Monday profile: Cyndi Sullivan makes time for games she loves

 

Cyndi Sullivan, right, chats with former Mississippi State softball player Kayla Winkfield, who now plays professionally for the Houston Scrap Yard Dawgs, at MSU's campus Saturday during State's game against Ole Miss. Sullivan, who is the co-president for the MSU Softball Booster Club, has been friends with Winkfield since Winkfield's sophomore year at MSU.

Cyndi Sullivan, right, chats with former Mississippi State softball player Kayla Winkfield, who now plays professionally for the Houston Scrap Yard Dawgs, at MSU's campus Saturday during State's game against Ole Miss. Sullivan, who is the co-president for the MSU Softball Booster Club, has been friends with Winkfield since Winkfield's sophomore year at MSU. Photo by: Austin Frayser/Special to The Dispatch

 

Cyndi Sullivan poses with Mississippi State Head Softball Coach Vann Stuedeman, left, during State's game against Ole Miss at MSU's campus Saturday. As co-president for the MSU Softball Booster Club and a paraprofessional tennis coach at Starkville High School, Sullivan spends much of her time working with student athletes.

Cyndi Sullivan poses with Mississippi State Head Softball Coach Vann Stuedeman, left, during State's game against Ole Miss at MSU's campus Saturday. As co-president for the MSU Softball Booster Club and a paraprofessional tennis coach at Starkville High School, Sullivan spends much of her time working with student athletes.
Photo by: Austin Frayser/Special to The Dispatch

 

 

Isabelle Altman

 

 

Cyndi G. Sullivan plans to spend this summer playing tennis with her 12-year-old daughter Margaret Ann. 

 

The sixth grader at Armstrong Middle School will be able to try out for varsity tennis next year, Cyndi said, and she's already getting ready for try-outs. For Cyndi, who played tennis when she attended Heritage Academy in Columbus and who coaches tennis as a paraprofessional at Starkville High School, it's a chance to pass on some sports wisdom to Margaret Ann. 

 

"(I tell her) to give it 110 percent," Cyndi said. "That's the main thing, is to stay focused and give it your all. I think that goes for any kid."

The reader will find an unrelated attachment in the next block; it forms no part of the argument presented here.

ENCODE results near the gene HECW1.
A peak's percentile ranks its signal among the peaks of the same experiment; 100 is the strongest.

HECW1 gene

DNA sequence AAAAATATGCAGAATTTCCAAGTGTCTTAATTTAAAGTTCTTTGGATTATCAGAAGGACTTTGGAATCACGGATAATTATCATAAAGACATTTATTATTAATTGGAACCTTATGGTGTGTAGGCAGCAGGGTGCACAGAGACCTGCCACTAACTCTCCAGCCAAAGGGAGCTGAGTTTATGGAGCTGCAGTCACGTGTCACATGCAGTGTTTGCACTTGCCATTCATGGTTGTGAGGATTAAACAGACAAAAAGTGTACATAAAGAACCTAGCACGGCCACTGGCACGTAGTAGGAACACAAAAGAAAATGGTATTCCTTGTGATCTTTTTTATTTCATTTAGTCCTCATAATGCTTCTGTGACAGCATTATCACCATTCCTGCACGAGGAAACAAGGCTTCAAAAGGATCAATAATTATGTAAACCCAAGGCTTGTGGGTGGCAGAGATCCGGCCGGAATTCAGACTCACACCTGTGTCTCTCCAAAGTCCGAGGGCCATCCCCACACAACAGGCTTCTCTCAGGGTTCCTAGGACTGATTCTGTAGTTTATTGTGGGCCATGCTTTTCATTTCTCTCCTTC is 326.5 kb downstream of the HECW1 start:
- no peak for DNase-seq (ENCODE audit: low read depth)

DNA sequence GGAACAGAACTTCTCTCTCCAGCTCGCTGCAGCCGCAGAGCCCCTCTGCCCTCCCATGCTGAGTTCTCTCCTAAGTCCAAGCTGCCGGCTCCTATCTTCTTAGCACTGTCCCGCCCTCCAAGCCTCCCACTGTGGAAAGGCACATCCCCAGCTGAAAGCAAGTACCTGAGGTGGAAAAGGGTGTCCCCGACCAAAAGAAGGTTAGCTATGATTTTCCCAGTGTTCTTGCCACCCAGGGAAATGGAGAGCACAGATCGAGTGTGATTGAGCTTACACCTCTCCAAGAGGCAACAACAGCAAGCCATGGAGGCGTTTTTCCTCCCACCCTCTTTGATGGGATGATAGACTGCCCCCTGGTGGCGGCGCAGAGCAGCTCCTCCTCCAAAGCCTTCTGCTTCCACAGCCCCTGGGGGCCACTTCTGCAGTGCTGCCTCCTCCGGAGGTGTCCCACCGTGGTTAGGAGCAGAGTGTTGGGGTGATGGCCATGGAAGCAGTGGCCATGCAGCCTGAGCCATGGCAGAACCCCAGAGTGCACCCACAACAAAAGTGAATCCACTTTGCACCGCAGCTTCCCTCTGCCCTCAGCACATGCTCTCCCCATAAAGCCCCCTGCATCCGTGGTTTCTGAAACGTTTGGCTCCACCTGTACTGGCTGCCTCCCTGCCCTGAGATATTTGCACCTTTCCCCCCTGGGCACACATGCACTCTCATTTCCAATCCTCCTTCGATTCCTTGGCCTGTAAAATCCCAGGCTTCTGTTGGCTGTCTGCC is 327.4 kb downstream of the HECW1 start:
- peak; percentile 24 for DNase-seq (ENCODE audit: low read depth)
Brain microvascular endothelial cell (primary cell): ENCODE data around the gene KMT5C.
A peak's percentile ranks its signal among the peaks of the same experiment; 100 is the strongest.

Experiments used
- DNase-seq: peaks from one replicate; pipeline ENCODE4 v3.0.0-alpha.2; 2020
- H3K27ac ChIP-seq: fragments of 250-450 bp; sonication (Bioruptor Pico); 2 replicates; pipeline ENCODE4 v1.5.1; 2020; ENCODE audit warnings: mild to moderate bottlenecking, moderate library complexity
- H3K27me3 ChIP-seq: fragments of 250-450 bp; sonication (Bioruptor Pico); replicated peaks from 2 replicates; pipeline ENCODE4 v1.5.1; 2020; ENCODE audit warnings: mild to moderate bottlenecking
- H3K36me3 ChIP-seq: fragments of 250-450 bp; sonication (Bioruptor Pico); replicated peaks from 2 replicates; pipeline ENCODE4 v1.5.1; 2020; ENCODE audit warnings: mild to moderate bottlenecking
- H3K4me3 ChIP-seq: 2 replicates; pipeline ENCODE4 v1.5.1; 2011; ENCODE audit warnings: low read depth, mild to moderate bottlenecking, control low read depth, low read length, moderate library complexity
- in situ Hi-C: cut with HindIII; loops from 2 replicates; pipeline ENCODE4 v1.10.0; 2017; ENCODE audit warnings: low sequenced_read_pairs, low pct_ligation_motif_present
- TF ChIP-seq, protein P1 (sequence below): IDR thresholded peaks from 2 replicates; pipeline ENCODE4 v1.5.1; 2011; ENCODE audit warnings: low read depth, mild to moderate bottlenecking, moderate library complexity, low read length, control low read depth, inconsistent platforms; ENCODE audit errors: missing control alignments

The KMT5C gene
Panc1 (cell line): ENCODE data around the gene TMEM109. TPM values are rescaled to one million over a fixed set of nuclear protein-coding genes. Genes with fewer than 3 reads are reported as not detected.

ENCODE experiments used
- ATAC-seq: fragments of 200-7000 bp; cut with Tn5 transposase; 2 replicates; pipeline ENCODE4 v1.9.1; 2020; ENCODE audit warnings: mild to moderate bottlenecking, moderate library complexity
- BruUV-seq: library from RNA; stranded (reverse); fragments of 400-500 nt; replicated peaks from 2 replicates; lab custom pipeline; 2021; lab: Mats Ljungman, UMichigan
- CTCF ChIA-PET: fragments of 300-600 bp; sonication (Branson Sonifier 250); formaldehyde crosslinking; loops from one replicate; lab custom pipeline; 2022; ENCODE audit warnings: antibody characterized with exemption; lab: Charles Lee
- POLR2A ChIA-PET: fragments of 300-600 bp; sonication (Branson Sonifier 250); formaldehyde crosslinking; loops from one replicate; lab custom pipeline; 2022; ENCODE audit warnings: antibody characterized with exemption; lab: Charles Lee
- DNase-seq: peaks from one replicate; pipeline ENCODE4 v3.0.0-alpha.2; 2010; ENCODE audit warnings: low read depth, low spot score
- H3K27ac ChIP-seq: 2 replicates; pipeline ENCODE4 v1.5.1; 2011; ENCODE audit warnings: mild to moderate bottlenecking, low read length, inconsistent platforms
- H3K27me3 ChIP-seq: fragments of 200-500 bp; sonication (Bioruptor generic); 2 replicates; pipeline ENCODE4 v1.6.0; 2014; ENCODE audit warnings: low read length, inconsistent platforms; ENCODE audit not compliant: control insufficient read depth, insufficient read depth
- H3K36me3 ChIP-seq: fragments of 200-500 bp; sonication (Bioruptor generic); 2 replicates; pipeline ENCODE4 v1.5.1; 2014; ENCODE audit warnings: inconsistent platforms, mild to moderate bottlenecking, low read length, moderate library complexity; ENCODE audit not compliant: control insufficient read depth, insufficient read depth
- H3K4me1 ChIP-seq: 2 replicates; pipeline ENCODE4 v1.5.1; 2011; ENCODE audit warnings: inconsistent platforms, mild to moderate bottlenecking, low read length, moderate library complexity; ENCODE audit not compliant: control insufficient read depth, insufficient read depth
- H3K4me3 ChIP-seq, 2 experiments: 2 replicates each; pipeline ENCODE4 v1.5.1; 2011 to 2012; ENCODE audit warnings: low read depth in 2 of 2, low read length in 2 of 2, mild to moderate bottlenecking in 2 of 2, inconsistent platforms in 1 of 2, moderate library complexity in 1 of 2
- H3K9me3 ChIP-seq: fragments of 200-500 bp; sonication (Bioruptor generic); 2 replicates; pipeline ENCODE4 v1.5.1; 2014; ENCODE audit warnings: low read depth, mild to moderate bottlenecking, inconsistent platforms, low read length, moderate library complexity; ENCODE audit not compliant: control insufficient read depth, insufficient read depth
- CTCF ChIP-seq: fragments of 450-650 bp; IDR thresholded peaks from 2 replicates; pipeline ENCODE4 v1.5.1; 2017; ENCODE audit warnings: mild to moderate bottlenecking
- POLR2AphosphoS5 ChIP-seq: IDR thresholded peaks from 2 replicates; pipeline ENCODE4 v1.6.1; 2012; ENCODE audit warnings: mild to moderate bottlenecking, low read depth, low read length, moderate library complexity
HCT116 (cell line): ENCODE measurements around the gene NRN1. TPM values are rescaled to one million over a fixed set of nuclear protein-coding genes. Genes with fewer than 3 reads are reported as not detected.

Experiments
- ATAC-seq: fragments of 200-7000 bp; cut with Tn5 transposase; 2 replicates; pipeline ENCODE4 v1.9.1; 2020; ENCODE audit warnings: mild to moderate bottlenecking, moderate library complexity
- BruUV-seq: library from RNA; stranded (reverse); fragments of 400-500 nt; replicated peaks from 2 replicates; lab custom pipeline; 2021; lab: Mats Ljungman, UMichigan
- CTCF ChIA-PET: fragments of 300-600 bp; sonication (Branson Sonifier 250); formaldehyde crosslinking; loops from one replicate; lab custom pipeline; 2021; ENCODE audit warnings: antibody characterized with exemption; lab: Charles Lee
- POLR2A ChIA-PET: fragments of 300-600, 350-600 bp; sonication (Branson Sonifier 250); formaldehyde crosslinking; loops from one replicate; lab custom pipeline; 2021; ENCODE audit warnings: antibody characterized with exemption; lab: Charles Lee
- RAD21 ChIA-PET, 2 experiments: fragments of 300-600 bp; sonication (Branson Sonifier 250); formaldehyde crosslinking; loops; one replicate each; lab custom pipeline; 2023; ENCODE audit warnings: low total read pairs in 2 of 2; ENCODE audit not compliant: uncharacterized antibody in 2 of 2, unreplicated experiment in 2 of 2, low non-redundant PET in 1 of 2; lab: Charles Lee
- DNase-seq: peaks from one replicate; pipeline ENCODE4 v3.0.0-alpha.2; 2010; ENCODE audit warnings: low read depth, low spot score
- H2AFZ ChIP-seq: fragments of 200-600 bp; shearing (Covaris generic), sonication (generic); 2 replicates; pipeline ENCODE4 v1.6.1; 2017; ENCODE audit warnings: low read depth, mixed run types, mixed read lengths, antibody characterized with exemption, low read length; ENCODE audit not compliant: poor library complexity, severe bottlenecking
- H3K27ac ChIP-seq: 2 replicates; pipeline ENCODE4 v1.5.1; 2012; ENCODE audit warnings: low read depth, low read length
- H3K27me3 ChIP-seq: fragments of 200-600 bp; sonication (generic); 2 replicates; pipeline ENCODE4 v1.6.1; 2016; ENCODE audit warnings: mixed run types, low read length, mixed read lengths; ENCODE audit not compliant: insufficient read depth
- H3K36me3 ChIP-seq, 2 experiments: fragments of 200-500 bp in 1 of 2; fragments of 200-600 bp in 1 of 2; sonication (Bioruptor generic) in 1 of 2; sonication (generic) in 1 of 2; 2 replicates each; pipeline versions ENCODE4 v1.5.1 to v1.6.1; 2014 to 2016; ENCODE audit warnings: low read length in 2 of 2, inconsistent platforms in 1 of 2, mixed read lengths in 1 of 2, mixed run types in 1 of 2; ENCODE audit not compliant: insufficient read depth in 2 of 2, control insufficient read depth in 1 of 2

It's the same message Cyndi said she hopes she gets across to student athletes who play tennis at Starkville High School and softball at Mississippi State University, where she's co-president of the softball booster club. 

 

And those aren't even her full-time jobs. 

 

Cyndi works as a designer for Hood Industries, a wood manufacturing and distribution firm based in Hattiesburg. That takes her out of Starkville, where she and her husband Shawn have lived for several years, from Jackson to Memphis, Tennessee -- wherever her firm is working on a project, though it stays primarily in the South. Cyndi is usually out of town three or four days a week.  

 

That leaves the rest of the week for helping coach tennis and the weekends for softball, she said. 

 

"It's mainly a lot of preparation, being very scheduled and prepared," she said. "Know your jobs on both ends and (be) able to switch if you need to." 

 

They even overlap sometimes, she added. This past year when the high school kids had tennis matches in Jackson, she tried to make sure she was already there for work. Mostly though, she said it's nice to be able to switch skill sets, going from interior design to athletics whenever it's required.  

 

"You just have to make it work so you get to do something that you love," she said. "... It's good for me. It's a good change in scenery and gets back to athletics, gives your brain a break from work." 

 

Cyndi said she has fun working with the softball players at MSU -- "(they're) very driven athletes and they're really structured. It's nice to be around the really competitive kids" -- and loves being able to coach the high school students.  

 

"There are a lot of instances in matches where I get to coach them ... where you have to actually make them stop and look at the game as a whole in a different way and deduct and reason on how they need to apply themselves to that situation," she said. "And that is always something we try to teach them about life, that that's the way they're going to go into work and college, to always stand back at look at the situation as a whole and look how to attack it and figure out how to make it work best for you. And that happens in every match." 

 

She said she wants them to learn the same things she wants Margaret Ann to learn -- to give it more than 100 percent, work hard and have fun. 

 

She said the kids had a successful season this year, though they didn't make it all the way to state playoffs. 

 

"Any time our kids win is a great moment," she said. "The kids are always excited and they've learned something about tennis. They've learned how to be competitive and win in (certain) situations. Losing is never fun, but I think they learn through that. But I just like it when our kids win." 

 

As for Margaret Ann: "She has fun watching. She's ready to play," Cyndi said. "It's hard for her to watch. ... We're looking forward to the summer and making her a better player and going through try-outs."

 

 

 

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